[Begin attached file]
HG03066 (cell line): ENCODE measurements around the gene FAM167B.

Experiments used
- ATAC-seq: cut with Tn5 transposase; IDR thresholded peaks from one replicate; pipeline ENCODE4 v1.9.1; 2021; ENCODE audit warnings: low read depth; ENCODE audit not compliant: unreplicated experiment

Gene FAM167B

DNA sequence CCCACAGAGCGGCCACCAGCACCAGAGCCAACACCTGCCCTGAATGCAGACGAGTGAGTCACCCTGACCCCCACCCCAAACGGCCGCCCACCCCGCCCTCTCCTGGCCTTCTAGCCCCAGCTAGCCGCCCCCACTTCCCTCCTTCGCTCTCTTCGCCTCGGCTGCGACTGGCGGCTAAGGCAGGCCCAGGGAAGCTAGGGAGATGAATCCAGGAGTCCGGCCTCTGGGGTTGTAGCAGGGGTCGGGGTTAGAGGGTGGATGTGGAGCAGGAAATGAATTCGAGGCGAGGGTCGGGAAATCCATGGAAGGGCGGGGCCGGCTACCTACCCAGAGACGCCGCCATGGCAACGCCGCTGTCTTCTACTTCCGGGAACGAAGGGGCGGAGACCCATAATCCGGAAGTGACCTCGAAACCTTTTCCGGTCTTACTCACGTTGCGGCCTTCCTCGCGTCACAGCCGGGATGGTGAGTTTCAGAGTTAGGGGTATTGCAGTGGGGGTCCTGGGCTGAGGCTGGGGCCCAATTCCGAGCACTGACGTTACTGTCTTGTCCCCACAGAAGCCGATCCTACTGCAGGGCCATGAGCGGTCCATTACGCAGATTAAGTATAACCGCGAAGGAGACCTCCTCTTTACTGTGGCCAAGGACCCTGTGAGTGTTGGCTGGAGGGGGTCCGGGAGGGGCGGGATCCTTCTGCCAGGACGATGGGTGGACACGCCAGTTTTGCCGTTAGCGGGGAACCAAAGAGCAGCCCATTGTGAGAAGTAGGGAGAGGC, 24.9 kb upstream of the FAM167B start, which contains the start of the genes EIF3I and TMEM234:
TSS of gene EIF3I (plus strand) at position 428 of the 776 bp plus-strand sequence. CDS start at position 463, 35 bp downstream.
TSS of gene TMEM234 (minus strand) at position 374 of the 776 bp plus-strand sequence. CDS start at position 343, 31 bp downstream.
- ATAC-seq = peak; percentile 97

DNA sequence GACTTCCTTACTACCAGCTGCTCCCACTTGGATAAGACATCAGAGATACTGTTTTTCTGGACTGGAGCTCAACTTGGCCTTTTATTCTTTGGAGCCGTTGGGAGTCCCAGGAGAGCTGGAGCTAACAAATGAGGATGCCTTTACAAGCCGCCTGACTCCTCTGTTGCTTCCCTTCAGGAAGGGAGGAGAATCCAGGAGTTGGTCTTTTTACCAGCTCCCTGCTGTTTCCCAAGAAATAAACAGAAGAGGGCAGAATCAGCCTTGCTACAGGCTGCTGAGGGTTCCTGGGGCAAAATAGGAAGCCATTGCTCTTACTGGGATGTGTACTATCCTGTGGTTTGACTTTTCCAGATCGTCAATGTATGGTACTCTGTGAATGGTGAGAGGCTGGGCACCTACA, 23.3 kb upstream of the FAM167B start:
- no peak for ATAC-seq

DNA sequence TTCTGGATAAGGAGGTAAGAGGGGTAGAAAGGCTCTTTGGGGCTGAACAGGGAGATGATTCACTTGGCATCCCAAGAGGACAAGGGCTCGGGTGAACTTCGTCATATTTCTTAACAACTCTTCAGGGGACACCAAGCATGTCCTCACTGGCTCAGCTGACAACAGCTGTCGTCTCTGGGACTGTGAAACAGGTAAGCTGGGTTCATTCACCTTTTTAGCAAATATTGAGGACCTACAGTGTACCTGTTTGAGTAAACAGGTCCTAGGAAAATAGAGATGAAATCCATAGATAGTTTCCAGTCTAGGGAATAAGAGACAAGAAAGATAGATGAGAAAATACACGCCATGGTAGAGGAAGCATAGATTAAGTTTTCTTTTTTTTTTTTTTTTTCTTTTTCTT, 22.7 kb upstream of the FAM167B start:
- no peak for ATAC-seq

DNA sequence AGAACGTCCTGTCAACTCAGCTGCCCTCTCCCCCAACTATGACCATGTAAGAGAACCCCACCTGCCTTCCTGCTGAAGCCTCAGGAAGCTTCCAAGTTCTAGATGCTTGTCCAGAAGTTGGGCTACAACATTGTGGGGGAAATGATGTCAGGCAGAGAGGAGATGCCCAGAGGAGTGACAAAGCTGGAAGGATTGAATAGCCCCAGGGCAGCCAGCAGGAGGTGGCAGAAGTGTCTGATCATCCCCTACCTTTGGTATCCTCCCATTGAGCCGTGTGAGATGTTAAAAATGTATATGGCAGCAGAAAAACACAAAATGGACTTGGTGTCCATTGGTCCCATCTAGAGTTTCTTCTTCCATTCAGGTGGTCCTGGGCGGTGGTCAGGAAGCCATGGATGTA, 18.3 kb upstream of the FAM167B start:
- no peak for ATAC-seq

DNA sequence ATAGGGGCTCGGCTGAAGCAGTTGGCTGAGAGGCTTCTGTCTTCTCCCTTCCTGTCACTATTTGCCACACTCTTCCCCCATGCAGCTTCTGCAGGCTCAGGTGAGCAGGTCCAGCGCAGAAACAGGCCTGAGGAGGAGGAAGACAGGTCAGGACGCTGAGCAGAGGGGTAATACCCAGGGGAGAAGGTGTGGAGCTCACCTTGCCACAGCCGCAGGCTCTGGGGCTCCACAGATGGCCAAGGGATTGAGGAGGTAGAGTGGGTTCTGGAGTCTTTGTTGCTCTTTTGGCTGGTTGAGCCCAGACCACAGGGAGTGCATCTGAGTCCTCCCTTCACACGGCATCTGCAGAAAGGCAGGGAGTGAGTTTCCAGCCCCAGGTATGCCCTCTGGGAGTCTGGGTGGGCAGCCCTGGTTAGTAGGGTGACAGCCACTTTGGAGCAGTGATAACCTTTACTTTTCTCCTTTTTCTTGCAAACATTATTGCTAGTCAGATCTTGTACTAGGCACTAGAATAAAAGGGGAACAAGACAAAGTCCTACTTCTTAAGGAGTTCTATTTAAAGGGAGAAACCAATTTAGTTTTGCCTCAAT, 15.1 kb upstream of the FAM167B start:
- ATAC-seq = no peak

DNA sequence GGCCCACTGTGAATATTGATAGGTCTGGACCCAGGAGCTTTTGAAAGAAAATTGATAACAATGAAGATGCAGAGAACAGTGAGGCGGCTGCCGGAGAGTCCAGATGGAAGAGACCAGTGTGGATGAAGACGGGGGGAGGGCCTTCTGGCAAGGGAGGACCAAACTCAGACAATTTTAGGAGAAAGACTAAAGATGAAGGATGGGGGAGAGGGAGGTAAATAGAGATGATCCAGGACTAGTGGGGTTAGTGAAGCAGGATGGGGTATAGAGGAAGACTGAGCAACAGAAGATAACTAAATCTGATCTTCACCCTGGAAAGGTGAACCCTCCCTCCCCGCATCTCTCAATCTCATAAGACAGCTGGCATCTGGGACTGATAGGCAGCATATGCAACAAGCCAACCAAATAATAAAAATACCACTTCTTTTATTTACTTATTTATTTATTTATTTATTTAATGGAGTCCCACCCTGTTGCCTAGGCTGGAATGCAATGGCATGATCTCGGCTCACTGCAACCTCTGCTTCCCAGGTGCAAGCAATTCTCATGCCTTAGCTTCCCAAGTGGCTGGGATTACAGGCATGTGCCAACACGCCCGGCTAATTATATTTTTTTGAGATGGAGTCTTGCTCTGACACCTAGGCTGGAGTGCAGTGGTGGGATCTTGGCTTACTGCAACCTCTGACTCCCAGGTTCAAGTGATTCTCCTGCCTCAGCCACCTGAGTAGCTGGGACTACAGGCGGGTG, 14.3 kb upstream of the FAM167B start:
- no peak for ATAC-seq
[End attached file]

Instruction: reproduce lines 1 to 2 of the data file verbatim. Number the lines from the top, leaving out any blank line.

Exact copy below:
HG03066 (cell line): ENCODE measurements around the gene FAM167B.

Experiments used